WASHINGTON (Reuters) – Backers of a resolution to formally name the 1915 massacre of Armenians by Ottoman Turks a genocide said on Thursday they would postpone efforts to bring it to a vote in the U.S. House of Representatives.
The sponsors conveyed their decision in a letter to House Speaker Nancy Pelosi, after support for the controversial resolution support faltered in the face of vehement protests from NATO ally Turkey.
But the four chief co-sponsors who wrote the letter did not totally give up on the proposal, which Armenian-Americans have sought to pass in the House for years but is strongly opposed by the Bush administration.
The sponsors asked Pelosi not to schedule a vote “at this time,” but said they would continue to work for “consideration sometime later this year, or in 2008.”
The resolution passed the House Foreign Affairs Committee on October 10 and seemed destined for speedy consideration by the whole House of Representatives.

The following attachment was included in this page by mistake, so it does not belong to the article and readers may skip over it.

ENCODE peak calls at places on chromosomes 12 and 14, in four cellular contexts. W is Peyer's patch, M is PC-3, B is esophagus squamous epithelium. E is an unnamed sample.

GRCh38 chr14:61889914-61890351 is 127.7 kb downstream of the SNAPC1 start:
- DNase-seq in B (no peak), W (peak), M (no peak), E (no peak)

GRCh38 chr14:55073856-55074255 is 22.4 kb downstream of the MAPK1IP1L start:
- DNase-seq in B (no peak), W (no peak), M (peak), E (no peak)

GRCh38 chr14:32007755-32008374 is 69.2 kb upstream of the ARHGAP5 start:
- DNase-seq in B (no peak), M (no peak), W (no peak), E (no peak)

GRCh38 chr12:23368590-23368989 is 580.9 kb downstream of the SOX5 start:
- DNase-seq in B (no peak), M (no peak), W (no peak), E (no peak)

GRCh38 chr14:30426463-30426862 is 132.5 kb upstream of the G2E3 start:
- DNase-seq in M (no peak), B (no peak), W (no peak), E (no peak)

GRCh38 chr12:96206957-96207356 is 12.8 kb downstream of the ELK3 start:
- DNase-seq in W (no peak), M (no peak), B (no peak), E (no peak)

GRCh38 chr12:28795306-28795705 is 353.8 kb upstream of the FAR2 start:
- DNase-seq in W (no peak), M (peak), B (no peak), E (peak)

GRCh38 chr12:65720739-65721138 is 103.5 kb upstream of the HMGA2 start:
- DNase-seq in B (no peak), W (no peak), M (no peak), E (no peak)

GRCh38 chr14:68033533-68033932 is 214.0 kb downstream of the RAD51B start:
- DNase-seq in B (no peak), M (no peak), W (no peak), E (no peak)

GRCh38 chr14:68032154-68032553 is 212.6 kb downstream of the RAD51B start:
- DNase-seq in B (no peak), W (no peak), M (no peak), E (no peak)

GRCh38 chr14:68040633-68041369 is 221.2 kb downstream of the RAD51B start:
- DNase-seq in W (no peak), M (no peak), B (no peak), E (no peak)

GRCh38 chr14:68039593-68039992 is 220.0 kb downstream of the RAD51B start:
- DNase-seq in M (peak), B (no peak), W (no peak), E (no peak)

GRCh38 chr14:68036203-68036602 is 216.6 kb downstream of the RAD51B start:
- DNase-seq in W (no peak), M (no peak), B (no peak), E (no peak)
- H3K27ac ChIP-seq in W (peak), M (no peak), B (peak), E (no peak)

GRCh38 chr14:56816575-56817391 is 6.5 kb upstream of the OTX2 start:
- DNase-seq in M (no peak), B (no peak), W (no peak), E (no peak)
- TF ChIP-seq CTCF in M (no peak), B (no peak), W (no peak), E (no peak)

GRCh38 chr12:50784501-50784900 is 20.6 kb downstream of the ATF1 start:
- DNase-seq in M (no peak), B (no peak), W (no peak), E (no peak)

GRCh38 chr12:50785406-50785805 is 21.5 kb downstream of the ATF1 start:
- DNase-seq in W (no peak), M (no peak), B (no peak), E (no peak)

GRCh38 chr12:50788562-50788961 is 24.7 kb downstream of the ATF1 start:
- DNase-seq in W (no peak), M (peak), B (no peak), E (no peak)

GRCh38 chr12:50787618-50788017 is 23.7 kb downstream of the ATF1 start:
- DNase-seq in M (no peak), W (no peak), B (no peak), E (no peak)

Turkey recalled its ambassador in protest and warned of grave damage to U.S.-Turkish relations and a reduction in military cooperation, if the House passed it. Turkey provides key logistical support to U.S. troops in Iraq, with much of the cargo that is flown to the Americans going through a Turkish air base.
Turkey accepts that many Armenians were killed in World War One, but denies they were victims of a systematic genocide.
“We believe that a large majority of our colleagues want to support a resolution recognizing the genocide on the House floor and that they will do so, provided the timing is more favorable,” said the letter to Pelosi, which her office released.
It was signed by four Democrats who were leading sponsors of the resolution — Adam Schiff, Brad Sherman and Anna Eshoo of California, and Frank Pallone of New Jersey.
A Pelosi spokesman said she respected the judgment of the sponsors on the timing of the vote. She has long advocated passage of such a resolution.